Foreign exchange Market:
Foreign exchange is also known as “Forex”.
According to Kindleberger, “the foreign exchange market is a place where foreign moneys are bought and sold”. Foreign exchange market is an institutional arrangement for buying and selling of foreign currencies Exporters sell the foreign currencies. Importers buy them.
Participants in Foreign Exchange Market
The major participants in the foreign exchange market are the large commercial banks; foreign
exchange brokers in the interbank market; commercial customers, customers, primarily multinational corporations; and central banks, which intervene in the market from time to time to smooth exchange rate fluctuations or to maintain, target exchange rates
Rate of Exchange
“Rate of exchange” between any two currencies is the rate at which they are exchanged or sold against each other.
An exchange rate is the price of a currency. It is the number of units of one currency that buys one unit of another currency, and this number can change daily.
The rate at which the currencies of two nations are exchanged for each other is called the rate of exchange.
1 dollar – 66.96 rupees
1 pound- 95.46 rupees
1 euro – 75.36 rupees
1 kuwaiti dinar- 238.75 rupees
For example, if 1 U.S. dollar is exchanged for Rs.66.96 then foreign exchange rate is. 1 U.S. $ = Rs.66.96. In other words, the rate of exchange is nothing but the value or price of a country’s currency expressed in terms of a foreign currency.
Determinant of foreign Exchange
- Interest Rate
Whenever there is an increase interest rates in domestic market there will be increase investment funds causing a decrease in demand for foreign currency and an increase in supply of foreign currency.
- Inflation Rate
when inflation increases there will be less demand for local goods (decreased supply of foreign currency) and more demand for foreign goods (increased demand for foreign currency).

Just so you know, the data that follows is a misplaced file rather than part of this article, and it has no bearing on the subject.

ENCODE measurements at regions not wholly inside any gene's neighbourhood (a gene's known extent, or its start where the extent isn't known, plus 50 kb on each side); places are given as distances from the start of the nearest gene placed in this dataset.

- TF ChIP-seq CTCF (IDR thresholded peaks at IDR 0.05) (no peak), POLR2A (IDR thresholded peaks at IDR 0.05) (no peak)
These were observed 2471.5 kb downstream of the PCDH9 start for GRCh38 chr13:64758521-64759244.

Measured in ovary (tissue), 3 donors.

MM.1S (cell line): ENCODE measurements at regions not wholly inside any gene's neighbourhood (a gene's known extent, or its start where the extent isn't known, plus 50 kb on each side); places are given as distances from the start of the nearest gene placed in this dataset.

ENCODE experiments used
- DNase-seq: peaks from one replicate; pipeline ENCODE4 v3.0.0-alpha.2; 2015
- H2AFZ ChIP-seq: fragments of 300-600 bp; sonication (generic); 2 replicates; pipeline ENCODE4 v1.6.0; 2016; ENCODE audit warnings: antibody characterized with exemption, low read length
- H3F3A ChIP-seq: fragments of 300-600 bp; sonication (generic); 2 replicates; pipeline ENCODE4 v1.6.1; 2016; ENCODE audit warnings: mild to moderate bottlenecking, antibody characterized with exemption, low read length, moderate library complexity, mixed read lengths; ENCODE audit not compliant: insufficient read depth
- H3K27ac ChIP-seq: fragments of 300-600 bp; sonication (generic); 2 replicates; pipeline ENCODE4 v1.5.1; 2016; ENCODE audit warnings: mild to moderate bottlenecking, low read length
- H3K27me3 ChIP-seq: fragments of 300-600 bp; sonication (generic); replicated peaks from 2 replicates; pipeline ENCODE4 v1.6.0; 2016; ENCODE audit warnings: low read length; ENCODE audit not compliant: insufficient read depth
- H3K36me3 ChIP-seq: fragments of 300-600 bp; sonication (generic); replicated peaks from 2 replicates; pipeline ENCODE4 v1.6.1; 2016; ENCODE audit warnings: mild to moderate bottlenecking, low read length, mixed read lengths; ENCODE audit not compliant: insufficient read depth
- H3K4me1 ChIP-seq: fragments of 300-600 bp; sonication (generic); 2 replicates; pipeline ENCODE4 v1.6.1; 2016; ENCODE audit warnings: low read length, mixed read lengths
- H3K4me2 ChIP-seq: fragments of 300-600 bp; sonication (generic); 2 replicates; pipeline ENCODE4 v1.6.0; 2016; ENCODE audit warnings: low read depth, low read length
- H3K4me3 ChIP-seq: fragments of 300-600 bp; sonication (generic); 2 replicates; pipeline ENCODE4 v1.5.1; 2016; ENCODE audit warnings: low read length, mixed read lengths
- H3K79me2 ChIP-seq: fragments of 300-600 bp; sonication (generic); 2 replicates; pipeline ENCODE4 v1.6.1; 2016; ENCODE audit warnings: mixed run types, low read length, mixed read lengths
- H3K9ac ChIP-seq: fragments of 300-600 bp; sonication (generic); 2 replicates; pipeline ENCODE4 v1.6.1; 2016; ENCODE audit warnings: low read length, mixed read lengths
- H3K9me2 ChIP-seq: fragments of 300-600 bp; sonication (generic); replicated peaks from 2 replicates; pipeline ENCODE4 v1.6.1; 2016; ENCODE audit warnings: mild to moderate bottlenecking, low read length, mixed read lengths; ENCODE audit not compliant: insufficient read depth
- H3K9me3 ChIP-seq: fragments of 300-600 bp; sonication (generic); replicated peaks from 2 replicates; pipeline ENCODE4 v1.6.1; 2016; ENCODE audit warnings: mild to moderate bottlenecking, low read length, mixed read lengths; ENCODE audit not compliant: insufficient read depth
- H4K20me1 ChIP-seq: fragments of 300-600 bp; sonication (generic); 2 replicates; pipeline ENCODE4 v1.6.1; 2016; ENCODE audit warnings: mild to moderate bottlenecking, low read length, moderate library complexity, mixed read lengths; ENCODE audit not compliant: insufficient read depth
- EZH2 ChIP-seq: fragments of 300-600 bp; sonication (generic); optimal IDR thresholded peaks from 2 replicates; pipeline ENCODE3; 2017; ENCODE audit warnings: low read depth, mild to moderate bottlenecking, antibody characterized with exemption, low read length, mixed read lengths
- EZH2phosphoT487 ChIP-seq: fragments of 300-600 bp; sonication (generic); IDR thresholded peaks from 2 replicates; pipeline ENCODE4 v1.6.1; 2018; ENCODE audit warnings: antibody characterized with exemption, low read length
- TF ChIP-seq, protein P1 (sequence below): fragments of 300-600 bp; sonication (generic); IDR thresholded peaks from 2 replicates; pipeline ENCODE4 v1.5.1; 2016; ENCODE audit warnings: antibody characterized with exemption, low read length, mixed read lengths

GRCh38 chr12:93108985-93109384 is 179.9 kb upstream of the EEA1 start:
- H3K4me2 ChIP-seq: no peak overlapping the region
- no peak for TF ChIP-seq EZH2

- Government budget deficit or surplus
The market usually react negatively to widening govt. budget deficits and positively to narrowing budget deficits. This will result in change in the value of countries currency.
- Political conditions
Political stability of a country can help very much to maintain a high exchange rate for its currency; for it attracts foreign capital which causes the foreign exchange rate to move in its favor. Political instability, on the other hand, causes a. panic flight of capital from the country, hence the home currency depreciates in the eyes of foreigners and consequently, its exchange value falls.
FOREIGN EXCHANGE RATE
- It is the rate at which one currency will be exchanged for another in foreign exchange.
- It is also regarded as the value of one country’s currency in terms of another currency.
There are three basic types;
- Fixed rate
- Floating rate
- Managed rate
FIXED EXCHANGE RATE
- It is the system of following a fixed rate for converting currencies.
- In this system, the government (or the central bank acting on its behalf) intervenes in the currency market in order to keep the exchange rate close to a fixed target.
- It does not allow major fluctuations from the central rate.
- It provide the stability of exchange rate.
- Fixed rates provide greater certainty for exporters and importers.
- Too rigid to take care of major upheavals.
- Need large reserves to defend the fixed exchange rate.
- May cause destabilizing speculations; most currency crisis took place under a fixed exchange system.
FLOATING/FLEXIBLE EXCHANGE RATE
- Under the flexible exchange rate system, the rate of exchange is allowed to vary to suit the economic policies of the government.
- Flexible exchange rates are exchange rates, which fluctuate according to market forces.
The value of the currency is determined solely by the forces of demand and supply in the exchange market.(self correcting mechanism
- Automatic adjustmentfor countries with a large balance of payments deficit.
- Flexibility in determining interest rates